I think in earlier times, a time before the internet, when news was not nearly instantaneous, one relied on certain principles, a certain ideological experience (I was accused this week of being blinded by my ideology, when in fact I think my ideology allows me to see more clearly, but I digress) that meant one knew who had the power, one knew that such power is almost always used to preserve privilege, and hence one would be inclined to side with those who had no power. Regardless. But it is also the tendency, today, to imagine a level playing field – a field that exists in one’s own cultural landscape. And this is what I am coming to call the new Orientalism. When I think back to Vietnam and how those of us who resisted and protested that Imperialist war, there was no question of tweezing apart if Ho Chi Minh was nice. I suspect he kind, but not probably nice, but that was not the issue. The issue was the United States and its massive military killing machine against a largely peasant population. And the opposition to the war had deep working class roots, and it was a resistance that began with a refusal to support any U.S. Imperialist aggression.

The domestic antiwar movement was the largest in U.S. history, and the October 1969 Moratorium Against the War alone was the greatest single antiwar protest ever recorded in this country. The movement was deepened and strengthened by the Student Nonviolent Coordinating Committee (SNCC), that in January 1966 issued a public statement against the war—a courageous dissent that nearly bankrupted it financially. SNCC called U.S. involvement “racist and imperialist.”
— John Marciano

Artists and poets travelled the country giving free readings and offering support for draft resisters. Robert Bly, Galway Kinnell, W.S. Merwin… even Robert Lowell, were creating work that was organically political, and not simply agit prop. They were doing what artists traditionally do, they were engaging in the world around them, and with the people around them, and with the life of planet. They weren’t selling anything. Not even a T-shirt.

Now, this branded left of today, or the anti-dialectical left, is also acutely anti-Maoist and anti-Stalinist. And again, my experience suggests the core of this ideological grouping are white men under or about 40, and University educated. And they are the exemplars, too, of this new Orientalism. And this Orientalism tends to enclose a particular strain of racism. Jay Tharappel wrote over at Big Russ News last week: “Racism is not just a tool of capital to divide labour (which is the dominant definition of the term among first–world Left); it is also an ideological weapon employed primarily by empires to shape how their citizens think about other nations in accordance with their geopolitical strategy.” These New Orientalist Leftists are also, as I say, rabidly anti-Stalinist and anti-Maoist; and this is less because they possess any real historical knowledge but because the caricature of the evil totalitarian despot is a necessary figure in their personal anti-communist imaginary.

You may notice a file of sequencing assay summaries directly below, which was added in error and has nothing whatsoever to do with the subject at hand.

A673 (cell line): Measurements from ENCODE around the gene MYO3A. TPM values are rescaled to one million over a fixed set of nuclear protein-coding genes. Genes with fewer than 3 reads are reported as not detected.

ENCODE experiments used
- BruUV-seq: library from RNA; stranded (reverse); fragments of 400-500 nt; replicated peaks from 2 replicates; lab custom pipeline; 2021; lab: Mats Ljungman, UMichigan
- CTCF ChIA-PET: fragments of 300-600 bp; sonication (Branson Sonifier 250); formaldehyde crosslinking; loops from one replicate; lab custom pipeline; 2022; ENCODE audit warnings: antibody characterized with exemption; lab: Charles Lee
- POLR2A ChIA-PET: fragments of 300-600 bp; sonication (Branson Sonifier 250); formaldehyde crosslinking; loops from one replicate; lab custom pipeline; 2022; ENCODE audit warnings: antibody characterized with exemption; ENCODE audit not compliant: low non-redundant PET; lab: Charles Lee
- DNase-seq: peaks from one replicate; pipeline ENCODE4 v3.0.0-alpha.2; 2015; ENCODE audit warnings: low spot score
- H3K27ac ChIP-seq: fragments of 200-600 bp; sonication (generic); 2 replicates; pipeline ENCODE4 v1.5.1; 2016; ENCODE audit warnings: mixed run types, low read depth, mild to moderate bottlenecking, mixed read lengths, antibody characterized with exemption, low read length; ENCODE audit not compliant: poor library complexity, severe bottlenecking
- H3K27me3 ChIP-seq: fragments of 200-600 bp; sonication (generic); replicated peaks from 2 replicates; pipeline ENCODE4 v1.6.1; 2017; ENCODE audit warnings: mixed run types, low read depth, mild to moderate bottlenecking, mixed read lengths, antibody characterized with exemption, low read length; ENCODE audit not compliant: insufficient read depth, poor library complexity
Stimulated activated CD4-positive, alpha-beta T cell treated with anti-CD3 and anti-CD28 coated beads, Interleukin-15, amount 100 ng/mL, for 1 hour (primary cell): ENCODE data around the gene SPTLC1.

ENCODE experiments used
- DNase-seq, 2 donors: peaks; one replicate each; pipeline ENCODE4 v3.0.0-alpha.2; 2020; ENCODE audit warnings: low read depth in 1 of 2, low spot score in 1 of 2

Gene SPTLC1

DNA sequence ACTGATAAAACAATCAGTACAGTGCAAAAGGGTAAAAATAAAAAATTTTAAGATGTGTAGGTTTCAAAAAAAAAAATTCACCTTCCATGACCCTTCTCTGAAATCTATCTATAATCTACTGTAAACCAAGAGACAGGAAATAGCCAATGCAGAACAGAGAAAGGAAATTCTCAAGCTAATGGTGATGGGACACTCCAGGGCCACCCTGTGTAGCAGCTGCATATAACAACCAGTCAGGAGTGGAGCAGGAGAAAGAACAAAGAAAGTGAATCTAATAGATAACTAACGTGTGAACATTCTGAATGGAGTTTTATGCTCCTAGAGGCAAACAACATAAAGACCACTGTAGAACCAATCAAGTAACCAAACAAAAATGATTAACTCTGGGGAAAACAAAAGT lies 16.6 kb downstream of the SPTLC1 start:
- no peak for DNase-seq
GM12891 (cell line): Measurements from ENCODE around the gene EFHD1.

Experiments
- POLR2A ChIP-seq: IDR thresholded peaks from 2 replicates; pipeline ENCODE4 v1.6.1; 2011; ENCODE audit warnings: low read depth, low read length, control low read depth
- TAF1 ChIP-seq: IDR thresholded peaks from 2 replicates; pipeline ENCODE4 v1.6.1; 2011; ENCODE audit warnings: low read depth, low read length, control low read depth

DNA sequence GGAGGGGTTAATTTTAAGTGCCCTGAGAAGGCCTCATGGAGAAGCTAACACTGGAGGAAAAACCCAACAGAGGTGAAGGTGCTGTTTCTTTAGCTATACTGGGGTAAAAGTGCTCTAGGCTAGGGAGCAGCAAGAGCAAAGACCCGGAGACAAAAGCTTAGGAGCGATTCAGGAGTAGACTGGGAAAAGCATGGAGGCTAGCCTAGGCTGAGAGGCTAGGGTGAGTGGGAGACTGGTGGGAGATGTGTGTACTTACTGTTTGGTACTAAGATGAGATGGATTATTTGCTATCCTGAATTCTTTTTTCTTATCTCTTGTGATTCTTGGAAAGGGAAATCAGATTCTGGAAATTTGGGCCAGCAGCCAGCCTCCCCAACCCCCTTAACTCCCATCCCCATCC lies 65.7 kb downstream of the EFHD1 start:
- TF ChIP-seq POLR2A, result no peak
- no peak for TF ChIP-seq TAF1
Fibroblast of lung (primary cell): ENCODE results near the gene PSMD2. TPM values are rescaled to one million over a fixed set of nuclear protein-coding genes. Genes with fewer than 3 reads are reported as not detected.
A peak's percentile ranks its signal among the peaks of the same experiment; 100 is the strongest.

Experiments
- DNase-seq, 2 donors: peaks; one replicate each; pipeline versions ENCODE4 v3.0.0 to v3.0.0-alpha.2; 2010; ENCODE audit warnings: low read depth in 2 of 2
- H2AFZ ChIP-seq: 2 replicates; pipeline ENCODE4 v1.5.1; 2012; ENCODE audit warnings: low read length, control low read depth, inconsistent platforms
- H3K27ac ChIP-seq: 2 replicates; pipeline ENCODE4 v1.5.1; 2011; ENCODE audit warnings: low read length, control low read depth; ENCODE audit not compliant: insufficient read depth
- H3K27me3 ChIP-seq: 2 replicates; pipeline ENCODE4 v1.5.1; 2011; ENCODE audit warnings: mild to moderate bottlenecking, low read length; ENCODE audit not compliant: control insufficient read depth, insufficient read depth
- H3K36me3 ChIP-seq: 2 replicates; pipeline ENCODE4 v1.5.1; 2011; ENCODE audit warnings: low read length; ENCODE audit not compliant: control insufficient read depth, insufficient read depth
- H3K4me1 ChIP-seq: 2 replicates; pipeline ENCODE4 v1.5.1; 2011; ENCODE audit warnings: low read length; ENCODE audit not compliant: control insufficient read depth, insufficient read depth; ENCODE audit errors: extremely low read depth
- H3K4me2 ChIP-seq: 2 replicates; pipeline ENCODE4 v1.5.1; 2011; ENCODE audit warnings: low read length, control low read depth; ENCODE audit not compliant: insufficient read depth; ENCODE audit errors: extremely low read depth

President Barack Obama made his first visit to sub-Saharan Africa as president in July, 2009, speaking in Accra, Ghana. Despite a decades-long trail of broken promises to Africa on aid and development, Obama’s speech in Accra was marked by finger-wagging and reprimands, and an insistence that African nations’ own “mismanagement” and “lack of democracy” are to blame for their economic and social problems.
— Lee Wengref (International Socialist Review, #103)

Nations that establish their dominance can afford to be more liberal especially if they’re not threatened by more powerful enemies, whereas countries that find themselves actively fending off aggression by more powerful enemies do not have the luxury of adhering to ‘liberal’ standards premised on a privileged place in global affairs.
— Dan Tharappel

When liberals and New Orientalists (branded left, anti-communist left etc) look to find that neutrality of argument, the one that suggests just because I don’t like U.S. and NATO wars doesn’t mean I have to like Assad (Castro, Maduro, Ortega, Milosevic et al). They are assuming their privileged state of existence is outside all critiques. Any country colonized by one of the European powers automatically inherited bureaucratic and administrative structures and a political apparatus (including European policing). Syria inherited the French colonial structures for the most part. Such burdens constitute a psychic wound, a kind of mythic burden of both guilt and rage. But if those western educated sources with the posh vowels are consistent with NGO testimony and reports (western based and funded) such as Amnesty International, then this serves as evidence of third world savagery. The history of Hill & Knowlton, or any of the other Madison Avenue firms the State Department employs is simply ignored. It is literally tossed into the black hole of Western amnesia. If one cites the even very recent perfidy of western media and NGOs one is usually called a conspiracy theorist. I’ve been so called for citing things the CIA actually admits and brags about.